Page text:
Character/Virtue: Intellectual humility, Curiosity, Clarity
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This course introduces students to the professional, personal, and spiritual dimensions of communication. By identifying how to live out one's faith in interpersonal relationships, through public presentations, and by engaging in mediated communication, students will be encouraged to pursue clarity in communication motivated by the question: how do we better understand others and help them to understand us?
This course introduces the empirical study of the natural world, and explore the ways in which the patterns and processes of creation reveal and reflect the nature of the Creator. Course content surveys fundamental concepts related to energy, diversity, and disease, highlighting the roles of curiosity and intellectual humility in generating and responding to scientific knowledge. Emphasis is given to critical evaluation of questions at the nexus of science and faith, such as whether science and Christianity are in conflict and how we may use scientific knowledge to make choices that honor God and extend His love to others. Additional course fee.
This course will expand students' appreciation for, and abilities in mathematics so that they understand it is present and useful beyond their previous considerations and experiences. As these boundaries are stretched, students will not only connect with the beauty and utility of mathematics but also the opportunity it will afford them to worship and serve God with greater impact. Problem solving, critical thinking and rigorous logical argumentation, implemented both formally and in relevant, faith based applications, will provide a rich soil for the cultivation of knowledge, faith and character.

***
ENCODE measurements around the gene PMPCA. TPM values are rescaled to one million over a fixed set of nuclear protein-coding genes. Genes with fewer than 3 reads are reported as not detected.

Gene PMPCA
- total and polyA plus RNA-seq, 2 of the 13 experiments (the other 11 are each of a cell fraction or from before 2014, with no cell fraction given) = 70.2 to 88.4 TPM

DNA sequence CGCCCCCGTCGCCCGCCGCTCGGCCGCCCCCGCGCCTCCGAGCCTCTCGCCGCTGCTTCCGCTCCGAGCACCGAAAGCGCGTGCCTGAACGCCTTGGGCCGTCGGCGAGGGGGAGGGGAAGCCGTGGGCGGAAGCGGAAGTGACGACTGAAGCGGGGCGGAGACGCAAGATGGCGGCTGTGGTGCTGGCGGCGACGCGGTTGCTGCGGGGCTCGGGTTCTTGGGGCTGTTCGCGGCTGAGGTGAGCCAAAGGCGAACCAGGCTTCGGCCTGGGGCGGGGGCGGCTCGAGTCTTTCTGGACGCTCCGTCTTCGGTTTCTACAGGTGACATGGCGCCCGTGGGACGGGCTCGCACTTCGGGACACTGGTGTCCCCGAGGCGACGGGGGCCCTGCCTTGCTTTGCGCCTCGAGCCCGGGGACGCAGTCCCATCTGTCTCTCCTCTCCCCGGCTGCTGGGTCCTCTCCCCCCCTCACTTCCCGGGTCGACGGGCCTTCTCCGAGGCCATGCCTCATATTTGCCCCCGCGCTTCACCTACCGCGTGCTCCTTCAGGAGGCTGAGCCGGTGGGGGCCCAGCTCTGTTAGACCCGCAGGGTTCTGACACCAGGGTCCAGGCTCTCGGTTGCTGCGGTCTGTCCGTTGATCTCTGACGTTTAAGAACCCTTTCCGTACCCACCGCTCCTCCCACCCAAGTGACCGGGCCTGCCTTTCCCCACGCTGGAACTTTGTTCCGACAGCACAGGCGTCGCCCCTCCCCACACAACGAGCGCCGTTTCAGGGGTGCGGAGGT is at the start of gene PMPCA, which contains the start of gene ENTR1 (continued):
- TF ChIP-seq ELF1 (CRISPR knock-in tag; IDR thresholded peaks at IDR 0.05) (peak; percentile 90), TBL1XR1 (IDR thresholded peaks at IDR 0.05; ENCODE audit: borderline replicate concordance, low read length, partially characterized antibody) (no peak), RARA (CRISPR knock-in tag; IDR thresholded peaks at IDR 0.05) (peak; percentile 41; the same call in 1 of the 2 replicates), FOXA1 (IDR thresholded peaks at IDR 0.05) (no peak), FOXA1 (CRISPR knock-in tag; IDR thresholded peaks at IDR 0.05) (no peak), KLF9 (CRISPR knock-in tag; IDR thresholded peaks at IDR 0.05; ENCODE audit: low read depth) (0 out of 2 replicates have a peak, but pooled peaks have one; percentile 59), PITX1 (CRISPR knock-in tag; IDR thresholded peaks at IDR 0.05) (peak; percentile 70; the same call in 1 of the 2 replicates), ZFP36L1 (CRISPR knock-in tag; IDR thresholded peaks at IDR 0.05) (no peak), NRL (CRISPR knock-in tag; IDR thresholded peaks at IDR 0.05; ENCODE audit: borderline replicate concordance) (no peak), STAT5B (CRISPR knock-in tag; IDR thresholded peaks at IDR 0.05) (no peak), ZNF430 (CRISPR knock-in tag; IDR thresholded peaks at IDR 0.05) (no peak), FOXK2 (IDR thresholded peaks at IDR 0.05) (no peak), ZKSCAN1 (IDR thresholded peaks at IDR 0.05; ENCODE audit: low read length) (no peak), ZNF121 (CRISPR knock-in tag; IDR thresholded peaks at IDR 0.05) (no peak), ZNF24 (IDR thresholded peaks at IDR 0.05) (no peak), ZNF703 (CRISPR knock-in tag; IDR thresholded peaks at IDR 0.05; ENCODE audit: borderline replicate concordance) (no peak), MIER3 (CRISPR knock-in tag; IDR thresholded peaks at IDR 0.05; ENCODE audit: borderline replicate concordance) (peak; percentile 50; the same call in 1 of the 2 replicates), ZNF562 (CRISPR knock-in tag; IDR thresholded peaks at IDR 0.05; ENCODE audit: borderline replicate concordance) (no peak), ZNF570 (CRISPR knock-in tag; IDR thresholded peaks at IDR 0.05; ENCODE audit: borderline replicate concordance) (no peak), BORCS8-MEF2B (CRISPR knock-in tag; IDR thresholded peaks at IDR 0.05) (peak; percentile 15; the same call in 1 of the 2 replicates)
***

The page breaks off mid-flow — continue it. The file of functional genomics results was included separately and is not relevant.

Character/Virtue: Respect & Appreciation, Humility, Civility & Stewardship, Patience
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This course explores a variety of influences which shape many of the characteristics of personhood, focusing on critical consideration of the interplay of factors and the complexity of being human. Students will be encouraged to apply the biological, psychological, social, and spiritual lenses of psychology to understand themselves and others, including how and why self-regulation is a key factor in successful healthy living.
In this course, we wrestle with a question that the prophet Micah asks and answers in Micah 6:8, "O man, what is good; and what does the Lord require of you but to do justice, and to love mercy, and to walk humbly with your God?" This question is as relevant in America today as it was in Israel in the 8th century BC. How do we live such a life in a time of injustice, hate, and violence? This course addresses this question by exploring the ways in which justice-or injustice-manifests itself in society, both domestically and globally.
How can the way we write form us morally? How can we, by caring for words, steward the truth in a "post-truth" society? This course concentrates on the writing, arguing, and critical thinking skills necessary to succeed in an academic and professional environment. By practicing the habits and strategies of successful writing, students learn to listen humbly, draft patiently, and argue lovingly. Enrollment is capped at 20 students per section, and students must enroll in the course by their third semester at George Fox.